“We really ought to be leaving about this time and so have to step on the gas to get ready as soon as possible.”
J. Alden Mason to Louis Schellbach, December 23, 1939
As 2014 comes to an end, the museum is in the final stages of installing a new exhibition. Beneath the Surface: Life and Death in Pre-Columbian Panama opens February 7th, 2015 and is a new interpretation of a past exhibit, River of Gold, about a 1940 expedition to Panama. Lasting a little over three months, the excavation yielded 6,600 pounds of pottery and stone and an exquisite collection of gold objects, with a great concentration of objects coming from a site called Burial 11. Moreover, the expedition brought to light a wealth of information about the relatively unknown indigenous group that inhabited the area, from around 450 CE to 900 CE, known as the Coclé. The upcoming exhibition delves into the expedition and Sitio Conte—past and present—by taking visitors literally “beneath the surface” to experience and explore Burial 11, the Coclé people, and the twentieth century excavations.
Considering that the planning and the actual digging for this project took place exactly 75 years ago, we are going to explore the expedition as it unfolded from late December 1930 to mid-April 1940 through our blog! Thanks to extremely detailed field notes and archived correspondence, we can share and you can follow the discoveries made in Sitio Conte in real time! So from now till the exhibition’s opening, check the Penn Museum blog often and follow us on Twitter @PennMuseum with the hashtag #BeneathTheSurface for a live retelling of the excavation.
A little background
While the expedition itself was a great success for the Penn Museum, we ended up there almost by chance. In 1940, with the Second World War raging on and past excavation sites in Europe and North Africa closed off to researchers, the Museum reallocated expedition funds for research in other parts of the world. J. Alden Mason, the head of the American Section, contacted his good friend Samuel K. Lothrop at Harvard about excavating at a site in Panama, which the Harvard Peabody Museum had worked on in the early thirties. Lothrop heartily armed Mason with a great deal of information about the site, the local conditions, and the logistics for archaeological expeditions in Panama via letters and meetings beginning in mid-December. Once Mason received the green light from the Museum Board to proceed, he rushed off letters on December 22, 1939 to Donald Scott, Director of the Peabody Museum, and to George S. Schaeffer of the Chase National Bank in Panama to inquire about Panama’s laws regarding archaeological excavations conducted by foreigners, customs policies, and other legal matters that the museum might encounter during their expedition.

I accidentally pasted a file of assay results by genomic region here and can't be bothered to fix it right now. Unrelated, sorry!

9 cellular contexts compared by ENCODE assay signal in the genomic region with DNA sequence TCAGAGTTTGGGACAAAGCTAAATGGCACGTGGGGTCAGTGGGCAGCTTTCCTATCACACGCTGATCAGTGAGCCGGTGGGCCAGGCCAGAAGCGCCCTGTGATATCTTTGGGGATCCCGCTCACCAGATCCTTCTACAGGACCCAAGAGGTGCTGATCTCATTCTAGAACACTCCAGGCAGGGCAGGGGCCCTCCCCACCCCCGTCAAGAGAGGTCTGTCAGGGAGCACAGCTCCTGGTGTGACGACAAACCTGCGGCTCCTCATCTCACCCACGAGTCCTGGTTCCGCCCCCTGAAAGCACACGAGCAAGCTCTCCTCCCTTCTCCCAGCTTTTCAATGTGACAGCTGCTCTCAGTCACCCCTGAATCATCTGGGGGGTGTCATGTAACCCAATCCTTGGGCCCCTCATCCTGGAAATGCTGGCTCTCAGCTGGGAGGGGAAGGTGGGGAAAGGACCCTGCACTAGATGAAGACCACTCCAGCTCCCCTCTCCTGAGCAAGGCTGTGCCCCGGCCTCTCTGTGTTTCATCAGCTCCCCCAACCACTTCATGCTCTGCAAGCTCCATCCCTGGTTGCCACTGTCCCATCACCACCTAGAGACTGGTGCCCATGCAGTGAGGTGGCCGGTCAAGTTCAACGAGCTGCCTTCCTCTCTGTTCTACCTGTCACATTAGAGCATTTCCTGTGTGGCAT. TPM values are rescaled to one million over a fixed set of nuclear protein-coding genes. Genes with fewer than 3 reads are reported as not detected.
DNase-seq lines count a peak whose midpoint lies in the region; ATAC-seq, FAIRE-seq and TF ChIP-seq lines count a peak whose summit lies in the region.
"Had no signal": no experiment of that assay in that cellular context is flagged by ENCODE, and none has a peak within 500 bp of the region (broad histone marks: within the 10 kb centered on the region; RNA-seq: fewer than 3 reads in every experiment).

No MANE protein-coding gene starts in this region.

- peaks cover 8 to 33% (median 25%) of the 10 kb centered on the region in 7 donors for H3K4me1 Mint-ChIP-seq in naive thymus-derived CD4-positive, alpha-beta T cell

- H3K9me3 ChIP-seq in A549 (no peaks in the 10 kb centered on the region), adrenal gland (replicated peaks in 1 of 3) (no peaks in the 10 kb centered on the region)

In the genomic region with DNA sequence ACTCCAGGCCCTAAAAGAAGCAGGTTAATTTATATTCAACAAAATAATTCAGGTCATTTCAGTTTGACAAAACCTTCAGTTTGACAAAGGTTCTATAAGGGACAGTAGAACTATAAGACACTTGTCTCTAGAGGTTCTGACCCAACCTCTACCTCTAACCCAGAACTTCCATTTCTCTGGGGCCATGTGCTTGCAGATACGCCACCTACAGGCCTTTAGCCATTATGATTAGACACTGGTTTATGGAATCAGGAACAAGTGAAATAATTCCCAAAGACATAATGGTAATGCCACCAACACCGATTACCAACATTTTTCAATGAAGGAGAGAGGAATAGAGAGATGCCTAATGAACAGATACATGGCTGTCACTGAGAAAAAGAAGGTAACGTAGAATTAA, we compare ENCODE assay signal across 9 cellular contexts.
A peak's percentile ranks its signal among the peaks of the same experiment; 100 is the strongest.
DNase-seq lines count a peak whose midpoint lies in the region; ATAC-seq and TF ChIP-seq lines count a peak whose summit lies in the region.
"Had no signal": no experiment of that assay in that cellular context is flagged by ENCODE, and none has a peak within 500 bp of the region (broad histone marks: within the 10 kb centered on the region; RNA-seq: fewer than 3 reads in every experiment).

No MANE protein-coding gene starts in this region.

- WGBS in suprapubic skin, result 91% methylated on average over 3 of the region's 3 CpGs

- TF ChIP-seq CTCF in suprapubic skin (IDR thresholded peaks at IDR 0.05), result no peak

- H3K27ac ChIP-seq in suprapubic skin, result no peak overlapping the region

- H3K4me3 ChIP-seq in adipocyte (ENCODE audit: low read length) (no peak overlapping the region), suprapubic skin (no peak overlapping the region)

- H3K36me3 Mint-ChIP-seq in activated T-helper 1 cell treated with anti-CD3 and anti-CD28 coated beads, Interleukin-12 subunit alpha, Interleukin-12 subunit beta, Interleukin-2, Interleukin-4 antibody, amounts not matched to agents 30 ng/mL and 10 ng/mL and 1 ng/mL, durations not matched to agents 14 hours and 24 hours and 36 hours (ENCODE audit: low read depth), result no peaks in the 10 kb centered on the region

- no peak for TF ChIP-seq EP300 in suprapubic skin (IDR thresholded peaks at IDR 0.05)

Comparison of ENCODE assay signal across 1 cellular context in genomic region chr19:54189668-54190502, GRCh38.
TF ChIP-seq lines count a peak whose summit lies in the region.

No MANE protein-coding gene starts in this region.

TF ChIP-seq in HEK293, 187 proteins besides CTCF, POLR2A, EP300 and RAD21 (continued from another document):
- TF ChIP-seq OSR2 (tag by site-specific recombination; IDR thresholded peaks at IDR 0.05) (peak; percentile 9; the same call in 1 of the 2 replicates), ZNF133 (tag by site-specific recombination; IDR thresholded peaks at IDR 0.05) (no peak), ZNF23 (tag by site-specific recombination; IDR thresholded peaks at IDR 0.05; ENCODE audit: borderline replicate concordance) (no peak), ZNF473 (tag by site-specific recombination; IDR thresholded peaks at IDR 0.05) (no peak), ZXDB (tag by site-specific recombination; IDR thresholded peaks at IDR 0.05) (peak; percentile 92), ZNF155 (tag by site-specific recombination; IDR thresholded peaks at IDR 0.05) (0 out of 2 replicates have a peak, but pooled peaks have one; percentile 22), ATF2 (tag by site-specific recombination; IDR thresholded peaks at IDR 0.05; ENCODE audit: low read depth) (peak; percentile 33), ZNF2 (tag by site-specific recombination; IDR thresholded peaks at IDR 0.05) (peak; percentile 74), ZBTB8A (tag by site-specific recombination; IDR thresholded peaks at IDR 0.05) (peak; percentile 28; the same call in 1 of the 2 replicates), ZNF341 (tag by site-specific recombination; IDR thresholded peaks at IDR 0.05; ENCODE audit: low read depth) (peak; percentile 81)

Eagerly awaiting replies from Panama and Cambridge, Mason continued to plan the expedition from Philadelphia and on December 23, 1939 he wrote to a conservationist with the National Park Service bemoaning the delays, “We really ought to be leaving about this time and so have to step on the gas to get ready as soon as possible.”
From our 21st century perspective, it seems that planning an expedition to a foreign country via telegrams and the post couldn’t have been easy and without unforeseen roadblocks. But Mason was on a mission.
Check back soon for our second installment of Sitio Conte in Real Time.
Dr. J. Alden Mason, Curator of the Museum’s American Section, was director of the expedition. Robert H. Merrill was surveyor, engineer, and photographer. John B. Corning, a research associate in the Museum, was assistant director. The directors of the former Peabody Expedition, Dr. and Mrs. Samuel K. Lothrop, assisted with arrangements and accompanied the University of Pennsylvania Museum expedition for several weeks.